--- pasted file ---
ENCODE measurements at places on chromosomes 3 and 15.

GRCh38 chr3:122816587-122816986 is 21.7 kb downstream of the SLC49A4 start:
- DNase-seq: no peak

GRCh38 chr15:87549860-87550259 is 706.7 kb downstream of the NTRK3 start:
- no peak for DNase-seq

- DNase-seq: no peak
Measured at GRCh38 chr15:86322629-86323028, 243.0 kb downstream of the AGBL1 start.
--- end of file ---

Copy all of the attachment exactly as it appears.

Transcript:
ENCODE measurements at places on chromosomes 3 and 15.

GRCh38 chr3:122816587-122816986 is 21.7 kb downstream of the SLC49A4 start:
- DNase-seq: no peak

GRCh38 chr15:87549860-87550259 is 706.7 kb downstream of the NTRK3 start:
- no peak for DNase-seq

- DNase-seq: no peak
Measured at GRCh38 chr15:86322629-86323028, 243.0 kb downstream of the AGBL1 start.